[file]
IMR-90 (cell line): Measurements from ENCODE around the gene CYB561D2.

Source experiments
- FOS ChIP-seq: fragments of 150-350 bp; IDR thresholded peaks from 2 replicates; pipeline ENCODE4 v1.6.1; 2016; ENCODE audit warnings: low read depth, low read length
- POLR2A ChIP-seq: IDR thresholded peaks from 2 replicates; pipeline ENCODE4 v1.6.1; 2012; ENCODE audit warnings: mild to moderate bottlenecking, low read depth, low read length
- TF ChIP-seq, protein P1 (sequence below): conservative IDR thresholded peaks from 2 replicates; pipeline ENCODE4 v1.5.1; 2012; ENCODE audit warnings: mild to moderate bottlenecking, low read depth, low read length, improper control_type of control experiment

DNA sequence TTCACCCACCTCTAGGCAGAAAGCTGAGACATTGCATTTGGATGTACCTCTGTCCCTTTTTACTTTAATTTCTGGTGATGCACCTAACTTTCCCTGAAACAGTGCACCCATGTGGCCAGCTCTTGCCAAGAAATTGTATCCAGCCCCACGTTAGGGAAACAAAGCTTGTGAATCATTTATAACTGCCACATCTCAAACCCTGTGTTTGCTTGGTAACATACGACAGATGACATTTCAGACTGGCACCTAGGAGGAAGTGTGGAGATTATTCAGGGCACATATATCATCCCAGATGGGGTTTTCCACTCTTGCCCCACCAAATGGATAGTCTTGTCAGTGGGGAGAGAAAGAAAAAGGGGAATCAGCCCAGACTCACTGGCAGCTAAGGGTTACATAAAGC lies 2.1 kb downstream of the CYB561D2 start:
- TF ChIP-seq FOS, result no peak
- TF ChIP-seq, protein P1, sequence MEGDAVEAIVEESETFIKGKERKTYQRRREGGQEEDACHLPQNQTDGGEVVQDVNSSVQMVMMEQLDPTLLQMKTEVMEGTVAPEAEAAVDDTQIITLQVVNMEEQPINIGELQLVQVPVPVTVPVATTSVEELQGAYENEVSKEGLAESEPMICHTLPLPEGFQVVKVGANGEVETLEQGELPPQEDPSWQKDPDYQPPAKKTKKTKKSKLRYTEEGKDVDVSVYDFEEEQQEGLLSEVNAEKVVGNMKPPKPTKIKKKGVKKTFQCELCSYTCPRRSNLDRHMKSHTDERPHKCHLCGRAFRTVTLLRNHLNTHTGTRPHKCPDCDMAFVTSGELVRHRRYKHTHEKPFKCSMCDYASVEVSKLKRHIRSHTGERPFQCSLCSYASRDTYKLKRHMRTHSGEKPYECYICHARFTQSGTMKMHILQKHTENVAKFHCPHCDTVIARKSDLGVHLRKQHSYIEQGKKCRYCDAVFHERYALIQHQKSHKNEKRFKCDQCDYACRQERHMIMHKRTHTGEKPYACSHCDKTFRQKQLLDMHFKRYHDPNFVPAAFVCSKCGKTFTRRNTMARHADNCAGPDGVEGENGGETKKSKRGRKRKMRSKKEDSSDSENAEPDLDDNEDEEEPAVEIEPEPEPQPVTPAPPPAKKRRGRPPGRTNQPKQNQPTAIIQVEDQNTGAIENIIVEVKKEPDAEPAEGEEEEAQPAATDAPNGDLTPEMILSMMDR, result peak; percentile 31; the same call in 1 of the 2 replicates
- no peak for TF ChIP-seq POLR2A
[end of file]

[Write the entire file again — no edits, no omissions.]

IMR-90 (cell line): Measurements from ENCODE around the gene CYB561D2.

Source experiments
- FOS ChIP-seq: fragments of 150-350 bp; IDR thresholded peaks from 2 replicates; pipeline ENCODE4 v1.6.1; 2016; ENCODE audit warnings: low read depth, low read length
- POLR2A ChIP-seq: IDR thresholded peaks from 2 replicates; pipeline ENCODE4 v1.6.1; 2012; ENCODE audit warnings: mild to moderate bottlenecking, low read depth, low read length
- TF ChIP-seq, protein P1 (sequence below): conservative IDR thresholded peaks from 2 replicates; pipeline ENCODE4 v1.5.1; 2012; ENCODE audit warnings: mild to moderate bottlenecking, low read depth, low read length, improper control_type of control experiment

DNA sequence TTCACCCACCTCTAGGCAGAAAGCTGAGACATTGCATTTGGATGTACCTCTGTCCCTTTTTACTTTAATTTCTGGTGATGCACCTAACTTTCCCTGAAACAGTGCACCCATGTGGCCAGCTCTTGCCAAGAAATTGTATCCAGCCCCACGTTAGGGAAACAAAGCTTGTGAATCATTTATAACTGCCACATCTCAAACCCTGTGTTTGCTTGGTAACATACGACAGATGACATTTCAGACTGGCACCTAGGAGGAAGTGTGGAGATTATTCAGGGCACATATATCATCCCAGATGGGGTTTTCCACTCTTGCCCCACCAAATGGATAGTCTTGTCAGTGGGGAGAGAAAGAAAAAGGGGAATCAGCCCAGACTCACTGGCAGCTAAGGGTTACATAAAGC lies 2.1 kb downstream of the CYB561D2 start:
- TF ChIP-seq FOS, result no peak
- TF ChIP-seq, protein P1, sequence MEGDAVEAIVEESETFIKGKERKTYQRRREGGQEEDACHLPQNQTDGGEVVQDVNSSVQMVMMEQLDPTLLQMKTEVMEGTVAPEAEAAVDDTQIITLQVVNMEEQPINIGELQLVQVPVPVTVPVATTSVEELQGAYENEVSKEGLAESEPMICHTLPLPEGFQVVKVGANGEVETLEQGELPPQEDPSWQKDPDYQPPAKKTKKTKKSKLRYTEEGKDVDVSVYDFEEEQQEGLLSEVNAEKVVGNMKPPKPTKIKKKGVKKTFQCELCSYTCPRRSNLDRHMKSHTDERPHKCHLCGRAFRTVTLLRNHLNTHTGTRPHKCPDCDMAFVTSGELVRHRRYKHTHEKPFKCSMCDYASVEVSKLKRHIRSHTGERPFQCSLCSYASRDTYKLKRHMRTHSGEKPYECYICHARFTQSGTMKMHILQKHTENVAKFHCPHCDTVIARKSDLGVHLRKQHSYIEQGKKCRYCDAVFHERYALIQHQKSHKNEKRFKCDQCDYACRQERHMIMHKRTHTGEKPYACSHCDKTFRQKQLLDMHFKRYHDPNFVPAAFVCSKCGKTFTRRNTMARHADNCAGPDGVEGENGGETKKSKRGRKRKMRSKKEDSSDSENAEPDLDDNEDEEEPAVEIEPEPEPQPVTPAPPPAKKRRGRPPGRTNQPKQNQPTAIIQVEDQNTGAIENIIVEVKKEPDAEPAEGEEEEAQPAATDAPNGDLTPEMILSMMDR, result peak; percentile 31; the same call in 1 of the 2 replicates
- no peak for TF ChIP-seq POLR2A